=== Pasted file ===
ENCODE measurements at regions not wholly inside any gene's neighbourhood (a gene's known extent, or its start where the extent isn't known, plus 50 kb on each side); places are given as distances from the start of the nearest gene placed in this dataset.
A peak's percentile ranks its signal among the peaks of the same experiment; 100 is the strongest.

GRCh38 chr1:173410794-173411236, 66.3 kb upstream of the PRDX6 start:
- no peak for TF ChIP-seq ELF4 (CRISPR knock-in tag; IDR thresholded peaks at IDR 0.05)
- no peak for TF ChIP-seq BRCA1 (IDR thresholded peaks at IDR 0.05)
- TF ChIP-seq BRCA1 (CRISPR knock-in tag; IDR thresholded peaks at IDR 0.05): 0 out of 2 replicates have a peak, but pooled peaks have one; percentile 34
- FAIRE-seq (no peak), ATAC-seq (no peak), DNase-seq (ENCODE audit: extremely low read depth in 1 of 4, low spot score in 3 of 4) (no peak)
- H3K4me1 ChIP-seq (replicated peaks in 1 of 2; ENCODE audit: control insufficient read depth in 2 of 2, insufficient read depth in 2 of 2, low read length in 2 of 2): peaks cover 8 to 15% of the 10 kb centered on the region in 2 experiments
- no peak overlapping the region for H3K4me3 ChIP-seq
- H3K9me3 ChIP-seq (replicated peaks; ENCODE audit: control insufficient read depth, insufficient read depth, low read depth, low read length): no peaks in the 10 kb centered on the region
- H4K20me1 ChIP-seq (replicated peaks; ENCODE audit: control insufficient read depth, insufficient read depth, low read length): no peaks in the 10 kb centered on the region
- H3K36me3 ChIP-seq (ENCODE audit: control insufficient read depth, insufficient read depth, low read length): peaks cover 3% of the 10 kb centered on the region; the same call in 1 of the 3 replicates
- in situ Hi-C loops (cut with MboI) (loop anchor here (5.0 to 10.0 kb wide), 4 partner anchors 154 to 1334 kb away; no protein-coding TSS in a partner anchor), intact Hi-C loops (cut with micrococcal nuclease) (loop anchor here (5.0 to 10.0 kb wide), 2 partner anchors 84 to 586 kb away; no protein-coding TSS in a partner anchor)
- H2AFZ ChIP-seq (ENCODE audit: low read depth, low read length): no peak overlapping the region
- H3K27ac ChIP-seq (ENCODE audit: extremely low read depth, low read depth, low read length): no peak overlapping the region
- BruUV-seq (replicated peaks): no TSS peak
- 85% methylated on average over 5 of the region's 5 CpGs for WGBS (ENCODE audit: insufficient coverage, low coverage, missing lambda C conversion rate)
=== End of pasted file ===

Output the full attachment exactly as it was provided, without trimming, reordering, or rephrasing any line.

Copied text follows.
ENCODE measurements at regions not wholly inside any gene's neighbourhood (a gene's known extent, or its start where the extent isn't known, plus 50 kb on each side); places are given as distances from the start of the nearest gene placed in this dataset.
A peak's percentile ranks its signal among the peaks of the same experiment; 100 is the strongest.

GRCh38 chr1:173410794-173411236, 66.3 kb upstream of the PRDX6 start:
- no peak for TF ChIP-seq ELF4 (CRISPR knock-in tag; IDR thresholded peaks at IDR 0.05)
- no peak for TF ChIP-seq BRCA1 (IDR thresholded peaks at IDR 0.05)
- TF ChIP-seq BRCA1 (CRISPR knock-in tag; IDR thresholded peaks at IDR 0.05): 0 out of 2 replicates have a peak, but pooled peaks have one; percentile 34
- FAIRE-seq (no peak), ATAC-seq (no peak), DNase-seq (ENCODE audit: extremely low read depth in 1 of 4, low spot score in 3 of 4) (no peak)
- H3K4me1 ChIP-seq (replicated peaks in 1 of 2; ENCODE audit: control insufficient read depth in 2 of 2, insufficient read depth in 2 of 2, low read length in 2 of 2): peaks cover 8 to 15% of the 10 kb centered on the region in 2 experiments
- no peak overlapping the region for H3K4me3 ChIP-seq
- H3K9me3 ChIP-seq (replicated peaks; ENCODE audit: control insufficient read depth, insufficient read depth, low read depth, low read length): no peaks in the 10 kb centered on the region
- H4K20me1 ChIP-seq (replicated peaks; ENCODE audit: control insufficient read depth, insufficient read depth, low read length): no peaks in the 10 kb centered on the region
- H3K36me3 ChIP-seq (ENCODE audit: control insufficient read depth, insufficient read depth, low read length): peaks cover 3% of the 10 kb centered on the region; the same call in 1 of the 3 replicates
- in situ Hi-C loops (cut with MboI) (loop anchor here (5.0 to 10.0 kb wide), 4 partner anchors 154 to 1334 kb away; no protein-coding TSS in a partner anchor), intact Hi-C loops (cut with micrococcal nuclease) (loop anchor here (5.0 to 10.0 kb wide), 2 partner anchors 84 to 586 kb away; no protein-coding TSS in a partner anchor)
- H2AFZ ChIP-seq (ENCODE audit: low read depth, low read length): no peak overlapping the region
- H3K27ac ChIP-seq (ENCODE audit: extremely low read depth, low read depth, low read length): no peak overlapping the region
- BruUV-seq (replicated peaks): no TSS peak
- 85% methylated on average over 5 of the region's 5 CpGs for WGBS (ENCODE audit: insufficient coverage, low coverage, missing lambda C conversion rate)